Take it from a repeat offender, there is definitely a correct way to hang your curtains and once you make the change, you will never go back. For a long time I was very stubborn about this design rule. I don’t even know why.
Well actually, I do.
I did not want to spend the extra money on longer curtain panels. I knew I was doing it wrong but refused to buy new curtain rods and panels to fix it. Even for a décor enthusiast, that isn’t something I enjoy spending money on and the cost can add up quickly.
Looking back on my home décor journey, I wish I would have done this sooner.
So I am about to share with you how to hang curtains like a pro, and hopefully convince you to give it a try sooner rather than later. You will be amazed at how much more inviting it makes your space feel.
Tips For Hanging Curtain Rods
Hanging curtains isn't that complicated, but hanging them in a way that looks good can be a bit tricky. Here are some easy tips to make sure that you hang curtains and curtain rods correctly the first time!
Proper Height For Hanging Curtains
Instead of recommending that you hang your curtain rod a certain amount of inches above the window trim. I prefer to measure down from your ceiling or crown molding instead. I recommend about 4-5 inches below the ceiling in most cases.
It is all about creating the illusion of a bigger window and space. This is also why you need to purchase the longer, more expensive, curtains. I suggest 96” drapery panels for an 8ft ceiling height. Curtain fabric should graze or float less than an inch above the floor. You can also let them puddle on the floor if you like the look. It’s really a personal preference, you just don’t want them to be too short.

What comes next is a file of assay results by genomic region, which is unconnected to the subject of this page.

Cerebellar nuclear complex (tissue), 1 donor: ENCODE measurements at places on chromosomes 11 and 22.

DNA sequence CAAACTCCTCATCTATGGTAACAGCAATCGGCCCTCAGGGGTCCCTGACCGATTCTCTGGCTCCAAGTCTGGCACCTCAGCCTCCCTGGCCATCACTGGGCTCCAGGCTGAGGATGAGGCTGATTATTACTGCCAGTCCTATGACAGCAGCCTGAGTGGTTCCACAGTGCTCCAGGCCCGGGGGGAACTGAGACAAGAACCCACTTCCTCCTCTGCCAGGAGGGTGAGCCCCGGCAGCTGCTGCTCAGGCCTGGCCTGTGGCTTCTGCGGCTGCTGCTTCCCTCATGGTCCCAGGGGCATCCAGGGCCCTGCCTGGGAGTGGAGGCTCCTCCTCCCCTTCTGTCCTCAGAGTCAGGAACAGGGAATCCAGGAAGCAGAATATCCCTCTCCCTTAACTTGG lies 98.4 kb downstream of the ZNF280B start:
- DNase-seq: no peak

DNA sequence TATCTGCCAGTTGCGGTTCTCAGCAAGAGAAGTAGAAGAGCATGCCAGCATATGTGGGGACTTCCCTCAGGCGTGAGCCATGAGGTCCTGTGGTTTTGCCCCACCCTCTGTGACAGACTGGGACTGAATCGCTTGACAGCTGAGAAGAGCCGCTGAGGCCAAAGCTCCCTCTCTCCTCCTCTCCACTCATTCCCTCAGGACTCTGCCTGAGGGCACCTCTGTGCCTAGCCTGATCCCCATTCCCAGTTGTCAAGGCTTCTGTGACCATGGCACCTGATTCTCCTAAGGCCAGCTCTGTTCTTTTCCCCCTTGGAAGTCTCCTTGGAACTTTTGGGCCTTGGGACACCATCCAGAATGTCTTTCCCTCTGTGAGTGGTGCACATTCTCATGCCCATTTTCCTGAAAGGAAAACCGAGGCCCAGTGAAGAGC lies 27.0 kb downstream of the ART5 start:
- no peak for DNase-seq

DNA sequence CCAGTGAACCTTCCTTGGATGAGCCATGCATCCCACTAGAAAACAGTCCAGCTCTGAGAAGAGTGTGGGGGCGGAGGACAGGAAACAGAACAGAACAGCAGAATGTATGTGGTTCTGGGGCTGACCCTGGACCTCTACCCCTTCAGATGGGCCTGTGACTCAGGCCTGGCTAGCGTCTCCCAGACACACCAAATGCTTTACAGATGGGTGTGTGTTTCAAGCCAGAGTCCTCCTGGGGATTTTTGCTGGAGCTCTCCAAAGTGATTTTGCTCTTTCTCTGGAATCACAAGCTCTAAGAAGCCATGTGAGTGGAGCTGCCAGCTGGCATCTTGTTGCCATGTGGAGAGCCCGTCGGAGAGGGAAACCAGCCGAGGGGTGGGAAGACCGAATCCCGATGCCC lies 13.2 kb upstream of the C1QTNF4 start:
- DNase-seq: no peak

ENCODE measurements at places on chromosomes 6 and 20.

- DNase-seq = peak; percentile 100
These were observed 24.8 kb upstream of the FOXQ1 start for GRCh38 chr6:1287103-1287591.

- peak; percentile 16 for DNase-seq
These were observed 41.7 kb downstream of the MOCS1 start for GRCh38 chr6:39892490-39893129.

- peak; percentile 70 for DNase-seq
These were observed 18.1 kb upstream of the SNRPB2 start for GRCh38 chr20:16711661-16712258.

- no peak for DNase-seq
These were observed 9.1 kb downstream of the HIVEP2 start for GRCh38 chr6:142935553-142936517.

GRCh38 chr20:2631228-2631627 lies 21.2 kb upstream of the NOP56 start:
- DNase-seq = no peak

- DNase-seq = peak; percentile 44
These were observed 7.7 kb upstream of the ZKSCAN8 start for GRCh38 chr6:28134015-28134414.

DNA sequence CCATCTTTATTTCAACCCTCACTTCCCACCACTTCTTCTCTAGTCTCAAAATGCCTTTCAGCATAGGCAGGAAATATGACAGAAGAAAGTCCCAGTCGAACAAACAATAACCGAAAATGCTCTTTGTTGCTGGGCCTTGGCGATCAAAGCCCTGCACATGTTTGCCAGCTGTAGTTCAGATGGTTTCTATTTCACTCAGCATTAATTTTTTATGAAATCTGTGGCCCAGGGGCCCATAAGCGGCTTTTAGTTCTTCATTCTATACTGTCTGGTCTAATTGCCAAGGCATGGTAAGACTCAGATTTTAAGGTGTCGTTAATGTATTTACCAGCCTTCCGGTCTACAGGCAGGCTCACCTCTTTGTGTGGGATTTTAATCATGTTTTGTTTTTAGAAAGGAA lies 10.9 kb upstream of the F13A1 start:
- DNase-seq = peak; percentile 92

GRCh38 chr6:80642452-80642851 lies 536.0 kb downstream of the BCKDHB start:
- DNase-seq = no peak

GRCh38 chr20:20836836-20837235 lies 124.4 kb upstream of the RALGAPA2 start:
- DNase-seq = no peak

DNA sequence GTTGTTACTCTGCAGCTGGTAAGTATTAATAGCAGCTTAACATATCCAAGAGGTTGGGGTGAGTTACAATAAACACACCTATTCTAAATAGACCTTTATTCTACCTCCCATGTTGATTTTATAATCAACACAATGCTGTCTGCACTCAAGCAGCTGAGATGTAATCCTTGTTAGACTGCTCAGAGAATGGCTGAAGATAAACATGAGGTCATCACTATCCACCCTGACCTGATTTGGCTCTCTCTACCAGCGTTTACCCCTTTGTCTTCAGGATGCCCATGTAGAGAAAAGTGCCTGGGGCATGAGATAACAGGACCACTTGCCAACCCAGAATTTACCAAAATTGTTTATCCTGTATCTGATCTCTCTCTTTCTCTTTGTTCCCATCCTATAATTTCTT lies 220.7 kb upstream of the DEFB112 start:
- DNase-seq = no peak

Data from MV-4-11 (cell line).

If you have vaulted ceilings you don’t have to go that far up the wall, but the higher you go the better.
Where To Place Curtain Rod Brackets
So now that you know how to find the proper height for hanging your curtain rod let’s talk more about the actual curtain rod bracket placement. It is important that you measure your window frame prior to purchasing a curtain rod and make sure that the rod can extend at least 24” wider than the total width of your window. A standard curtain rod will probably not be wide enough and you should try and stay away from any sort of tension rod.
On a wide open wall the rod should hang about 8-12 inches wider than your window. This won’t work for every window, so just try to go as wide as you can for your space.
Again, this is to make your window appear bigger than it is. Having the curtain brackets extend past the window will allow the curtains to hang on the side of the window vs. in front of it and block less light.
This is my go to curtain rod and the easiest I have found to hang. I like that they have a clean, minimal look and that you can’t see the rod sticking out on the ends (no crazy finials). For these rods you will hang the end pieces (the brackets) exactly where you want the edge of the curtains to hang and you don’t have to worry about trying to make the curtains slide around any traditional style brackets.
Master Bedroom Before and After Changing Curtain Placement
I want to share this view of our bedroom after we moved into our current home. The curtain rod was not long enough for the width of our window and the curtain length was too short to hang them any higher.